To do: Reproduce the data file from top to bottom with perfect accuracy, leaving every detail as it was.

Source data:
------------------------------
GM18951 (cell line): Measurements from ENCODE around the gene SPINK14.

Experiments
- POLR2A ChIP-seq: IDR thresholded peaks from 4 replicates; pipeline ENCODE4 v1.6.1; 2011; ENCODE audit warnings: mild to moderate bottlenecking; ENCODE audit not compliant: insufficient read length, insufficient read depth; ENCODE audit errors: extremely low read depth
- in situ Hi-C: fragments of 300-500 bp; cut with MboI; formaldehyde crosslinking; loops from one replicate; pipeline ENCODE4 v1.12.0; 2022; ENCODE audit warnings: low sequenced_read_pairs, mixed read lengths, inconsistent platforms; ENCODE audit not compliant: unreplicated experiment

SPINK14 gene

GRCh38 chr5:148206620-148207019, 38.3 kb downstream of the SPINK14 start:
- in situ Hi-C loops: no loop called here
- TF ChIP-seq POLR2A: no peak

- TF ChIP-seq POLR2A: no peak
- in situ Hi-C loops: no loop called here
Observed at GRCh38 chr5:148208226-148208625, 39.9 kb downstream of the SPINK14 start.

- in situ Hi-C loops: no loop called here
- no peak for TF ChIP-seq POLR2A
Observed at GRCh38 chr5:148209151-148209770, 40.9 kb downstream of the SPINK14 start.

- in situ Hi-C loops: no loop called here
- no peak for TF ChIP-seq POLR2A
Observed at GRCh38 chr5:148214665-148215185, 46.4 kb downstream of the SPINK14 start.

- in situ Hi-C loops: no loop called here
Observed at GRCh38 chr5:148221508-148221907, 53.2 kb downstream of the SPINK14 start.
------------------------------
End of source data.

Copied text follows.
GM18951 (cell line): Measurements from ENCODE around the gene SPINK14.

Experiments
- POLR2A ChIP-seq: IDR thresholded peaks from 4 replicates; pipeline ENCODE4 v1.6.1; 2011; ENCODE audit warnings: mild to moderate bottlenecking; ENCODE audit not compliant: insufficient read length, insufficient read depth; ENCODE audit errors: extremely low read depth
- in situ Hi-C: fragments of 300-500 bp; cut with MboI; formaldehyde crosslinking; loops from one replicate; pipeline ENCODE4 v1.12.0; 2022; ENCODE audit warnings: low sequenced_read_pairs, mixed read lengths, inconsistent platforms; ENCODE audit not compliant: unreplicated experiment

SPINK14 gene

GRCh38 chr5:148206620-148207019, 38.3 kb downstream of the SPINK14 start:
- in situ Hi-C loops: no loop called here
- TF ChIP-seq POLR2A: no peak

- TF ChIP-seq POLR2A: no peak
- in situ Hi-C loops: no loop called here
Observed at GRCh38 chr5:148208226-148208625, 39.9 kb downstream of the SPINK14 start.

- in situ Hi-C loops: no loop called here
- no peak for TF ChIP-seq POLR2A
Observed at GRCh38 chr5:148209151-148209770, 40.9 kb downstream of the SPINK14 start.

- in situ Hi-C loops: no loop called here
- no peak for TF ChIP-seq POLR2A
Observed at GRCh38 chr5:148214665-148215185, 46.4 kb downstream of the SPINK14 start.

- in situ Hi-C loops: no loop called here
Observed at GRCh38 chr5:148221508-148221907, 53.2 kb downstream of the SPINK14 start.